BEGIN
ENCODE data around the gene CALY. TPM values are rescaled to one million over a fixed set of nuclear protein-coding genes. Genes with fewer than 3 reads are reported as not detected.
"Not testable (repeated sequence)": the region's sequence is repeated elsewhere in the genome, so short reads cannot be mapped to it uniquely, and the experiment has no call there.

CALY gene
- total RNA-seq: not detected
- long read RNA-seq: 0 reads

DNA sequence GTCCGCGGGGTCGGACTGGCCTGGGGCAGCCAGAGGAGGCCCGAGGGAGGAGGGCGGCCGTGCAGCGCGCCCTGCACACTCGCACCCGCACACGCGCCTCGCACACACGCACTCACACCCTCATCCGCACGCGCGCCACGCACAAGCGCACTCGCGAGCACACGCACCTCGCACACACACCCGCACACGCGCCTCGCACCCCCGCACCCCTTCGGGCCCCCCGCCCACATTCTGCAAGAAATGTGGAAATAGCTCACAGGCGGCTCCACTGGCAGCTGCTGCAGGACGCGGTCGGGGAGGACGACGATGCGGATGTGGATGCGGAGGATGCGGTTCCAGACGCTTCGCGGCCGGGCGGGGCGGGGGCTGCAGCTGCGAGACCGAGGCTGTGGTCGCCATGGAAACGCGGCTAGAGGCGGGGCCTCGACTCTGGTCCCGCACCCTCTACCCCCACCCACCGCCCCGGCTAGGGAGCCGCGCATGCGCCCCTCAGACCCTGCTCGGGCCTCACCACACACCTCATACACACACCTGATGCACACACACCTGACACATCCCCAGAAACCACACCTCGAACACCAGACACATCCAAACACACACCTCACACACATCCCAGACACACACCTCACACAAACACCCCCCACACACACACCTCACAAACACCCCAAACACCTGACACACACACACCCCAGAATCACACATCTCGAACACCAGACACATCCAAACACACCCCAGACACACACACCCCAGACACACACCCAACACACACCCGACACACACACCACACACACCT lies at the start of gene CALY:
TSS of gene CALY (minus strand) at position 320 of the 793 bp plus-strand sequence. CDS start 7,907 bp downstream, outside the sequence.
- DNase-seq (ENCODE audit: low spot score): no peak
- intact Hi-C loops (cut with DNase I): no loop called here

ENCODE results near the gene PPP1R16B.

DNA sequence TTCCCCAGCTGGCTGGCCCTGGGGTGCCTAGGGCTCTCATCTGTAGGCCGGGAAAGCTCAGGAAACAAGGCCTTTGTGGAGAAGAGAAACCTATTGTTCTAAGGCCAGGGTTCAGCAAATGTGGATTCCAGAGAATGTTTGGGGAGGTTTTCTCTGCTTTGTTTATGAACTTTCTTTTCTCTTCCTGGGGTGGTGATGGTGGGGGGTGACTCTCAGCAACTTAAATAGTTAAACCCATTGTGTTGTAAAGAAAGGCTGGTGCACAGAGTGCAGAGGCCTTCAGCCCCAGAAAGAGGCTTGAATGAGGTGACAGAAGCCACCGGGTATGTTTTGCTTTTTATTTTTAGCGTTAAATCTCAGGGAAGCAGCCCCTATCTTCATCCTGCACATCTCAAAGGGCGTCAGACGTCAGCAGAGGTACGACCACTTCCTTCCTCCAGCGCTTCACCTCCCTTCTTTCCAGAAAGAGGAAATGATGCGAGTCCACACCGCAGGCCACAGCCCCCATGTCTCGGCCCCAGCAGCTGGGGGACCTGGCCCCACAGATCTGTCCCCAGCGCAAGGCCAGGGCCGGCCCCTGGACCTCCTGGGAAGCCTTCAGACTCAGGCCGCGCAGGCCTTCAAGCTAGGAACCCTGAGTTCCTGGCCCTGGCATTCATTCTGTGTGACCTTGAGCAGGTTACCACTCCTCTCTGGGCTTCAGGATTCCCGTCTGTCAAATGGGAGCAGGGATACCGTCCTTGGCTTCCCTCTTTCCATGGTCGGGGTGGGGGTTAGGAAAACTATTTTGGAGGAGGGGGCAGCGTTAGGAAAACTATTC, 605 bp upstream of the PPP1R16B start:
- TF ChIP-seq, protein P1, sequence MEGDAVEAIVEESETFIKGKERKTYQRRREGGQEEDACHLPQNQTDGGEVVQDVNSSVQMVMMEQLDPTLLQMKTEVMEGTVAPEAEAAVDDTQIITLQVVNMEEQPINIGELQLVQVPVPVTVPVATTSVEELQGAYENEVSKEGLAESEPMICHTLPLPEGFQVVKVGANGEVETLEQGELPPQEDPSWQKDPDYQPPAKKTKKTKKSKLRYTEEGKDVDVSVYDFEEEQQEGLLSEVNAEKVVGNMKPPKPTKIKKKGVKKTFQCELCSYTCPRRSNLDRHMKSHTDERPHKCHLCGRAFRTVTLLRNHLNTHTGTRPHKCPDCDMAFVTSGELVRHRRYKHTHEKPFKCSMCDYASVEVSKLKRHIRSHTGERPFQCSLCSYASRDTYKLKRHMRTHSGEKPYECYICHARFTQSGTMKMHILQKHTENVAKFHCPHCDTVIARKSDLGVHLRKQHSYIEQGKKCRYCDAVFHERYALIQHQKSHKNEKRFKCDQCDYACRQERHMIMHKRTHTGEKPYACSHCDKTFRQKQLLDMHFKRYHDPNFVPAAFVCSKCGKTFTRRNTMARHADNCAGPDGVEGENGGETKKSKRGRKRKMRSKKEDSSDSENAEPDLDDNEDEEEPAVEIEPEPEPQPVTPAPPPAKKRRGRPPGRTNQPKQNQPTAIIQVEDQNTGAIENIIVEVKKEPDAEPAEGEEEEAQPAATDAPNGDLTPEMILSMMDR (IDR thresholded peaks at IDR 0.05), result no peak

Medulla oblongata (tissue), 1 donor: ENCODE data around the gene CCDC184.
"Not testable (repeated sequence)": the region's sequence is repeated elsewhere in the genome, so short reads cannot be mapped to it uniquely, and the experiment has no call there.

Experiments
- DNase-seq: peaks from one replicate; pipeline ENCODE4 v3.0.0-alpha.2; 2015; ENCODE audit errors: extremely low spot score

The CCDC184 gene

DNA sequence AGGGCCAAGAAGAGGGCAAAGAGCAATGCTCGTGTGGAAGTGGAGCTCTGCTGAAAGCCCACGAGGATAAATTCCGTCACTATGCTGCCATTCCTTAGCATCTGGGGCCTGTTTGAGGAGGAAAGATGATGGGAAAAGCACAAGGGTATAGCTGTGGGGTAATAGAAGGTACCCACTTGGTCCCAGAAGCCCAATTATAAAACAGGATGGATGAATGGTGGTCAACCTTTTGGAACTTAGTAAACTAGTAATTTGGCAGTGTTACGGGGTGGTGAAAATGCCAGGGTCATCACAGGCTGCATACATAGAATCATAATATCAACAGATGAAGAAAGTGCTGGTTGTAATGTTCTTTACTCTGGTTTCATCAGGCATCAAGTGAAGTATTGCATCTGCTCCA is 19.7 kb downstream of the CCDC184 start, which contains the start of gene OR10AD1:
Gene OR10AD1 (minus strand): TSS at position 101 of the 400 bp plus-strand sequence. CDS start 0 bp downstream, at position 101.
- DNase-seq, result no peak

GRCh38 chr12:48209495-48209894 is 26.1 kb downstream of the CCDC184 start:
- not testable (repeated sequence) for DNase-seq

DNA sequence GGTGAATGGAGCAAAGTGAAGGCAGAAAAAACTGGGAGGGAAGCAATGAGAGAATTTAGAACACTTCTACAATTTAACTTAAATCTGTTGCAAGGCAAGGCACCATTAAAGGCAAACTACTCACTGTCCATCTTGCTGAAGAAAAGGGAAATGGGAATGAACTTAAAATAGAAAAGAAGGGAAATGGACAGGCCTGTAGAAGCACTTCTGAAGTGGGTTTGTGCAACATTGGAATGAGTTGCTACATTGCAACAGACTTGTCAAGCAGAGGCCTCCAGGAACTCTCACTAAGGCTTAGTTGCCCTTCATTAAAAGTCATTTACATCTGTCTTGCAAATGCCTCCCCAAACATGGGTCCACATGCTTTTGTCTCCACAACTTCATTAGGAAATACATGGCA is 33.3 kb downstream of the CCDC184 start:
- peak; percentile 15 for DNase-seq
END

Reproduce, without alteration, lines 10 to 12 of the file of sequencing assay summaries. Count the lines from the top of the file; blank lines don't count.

ENCODE results near the gene PPP1R16B.

DNA sequence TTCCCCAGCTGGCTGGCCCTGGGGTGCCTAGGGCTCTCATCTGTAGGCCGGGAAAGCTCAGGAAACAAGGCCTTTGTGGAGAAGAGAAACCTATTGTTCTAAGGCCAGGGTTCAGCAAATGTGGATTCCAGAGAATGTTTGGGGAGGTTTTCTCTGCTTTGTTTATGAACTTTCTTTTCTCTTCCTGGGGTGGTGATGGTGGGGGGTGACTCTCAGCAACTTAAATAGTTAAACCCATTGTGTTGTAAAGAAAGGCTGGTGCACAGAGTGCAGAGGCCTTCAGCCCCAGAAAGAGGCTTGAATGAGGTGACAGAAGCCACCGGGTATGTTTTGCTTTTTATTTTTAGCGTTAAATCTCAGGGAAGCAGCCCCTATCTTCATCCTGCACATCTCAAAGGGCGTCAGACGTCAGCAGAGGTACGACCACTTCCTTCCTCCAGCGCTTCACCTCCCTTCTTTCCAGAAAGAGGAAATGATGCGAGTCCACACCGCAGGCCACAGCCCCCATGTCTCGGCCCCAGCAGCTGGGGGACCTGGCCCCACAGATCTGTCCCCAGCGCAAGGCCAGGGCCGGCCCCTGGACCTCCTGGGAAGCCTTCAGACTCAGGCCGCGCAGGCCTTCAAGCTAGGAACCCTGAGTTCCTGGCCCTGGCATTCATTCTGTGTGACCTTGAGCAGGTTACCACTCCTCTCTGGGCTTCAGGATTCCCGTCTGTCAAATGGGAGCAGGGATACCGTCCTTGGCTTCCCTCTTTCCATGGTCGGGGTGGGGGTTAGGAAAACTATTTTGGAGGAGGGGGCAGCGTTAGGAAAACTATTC, 605 bp upstream of the PPP1R16B start:
- TF ChIP-seq, protein P1, sequence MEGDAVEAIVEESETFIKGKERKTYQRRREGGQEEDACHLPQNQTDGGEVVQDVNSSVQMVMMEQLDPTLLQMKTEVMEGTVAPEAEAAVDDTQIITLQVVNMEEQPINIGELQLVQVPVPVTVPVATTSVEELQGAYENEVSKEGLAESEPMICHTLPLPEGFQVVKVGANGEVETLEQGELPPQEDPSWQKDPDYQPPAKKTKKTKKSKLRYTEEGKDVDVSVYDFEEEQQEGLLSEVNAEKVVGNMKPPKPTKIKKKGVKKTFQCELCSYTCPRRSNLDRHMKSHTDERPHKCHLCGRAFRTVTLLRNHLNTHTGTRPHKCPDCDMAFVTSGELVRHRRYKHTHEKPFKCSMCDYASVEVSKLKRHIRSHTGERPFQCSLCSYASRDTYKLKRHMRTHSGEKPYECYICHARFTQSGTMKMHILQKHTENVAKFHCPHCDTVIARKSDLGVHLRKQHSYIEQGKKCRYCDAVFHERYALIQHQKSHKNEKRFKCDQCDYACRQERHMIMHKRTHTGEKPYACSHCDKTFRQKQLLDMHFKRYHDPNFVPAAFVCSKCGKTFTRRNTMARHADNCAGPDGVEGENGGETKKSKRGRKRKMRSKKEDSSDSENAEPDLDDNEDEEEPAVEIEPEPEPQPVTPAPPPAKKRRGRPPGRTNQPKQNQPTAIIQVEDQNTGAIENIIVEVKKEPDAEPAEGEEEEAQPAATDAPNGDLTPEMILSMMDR (IDR thresholded peaks at IDR 0.05), result no peak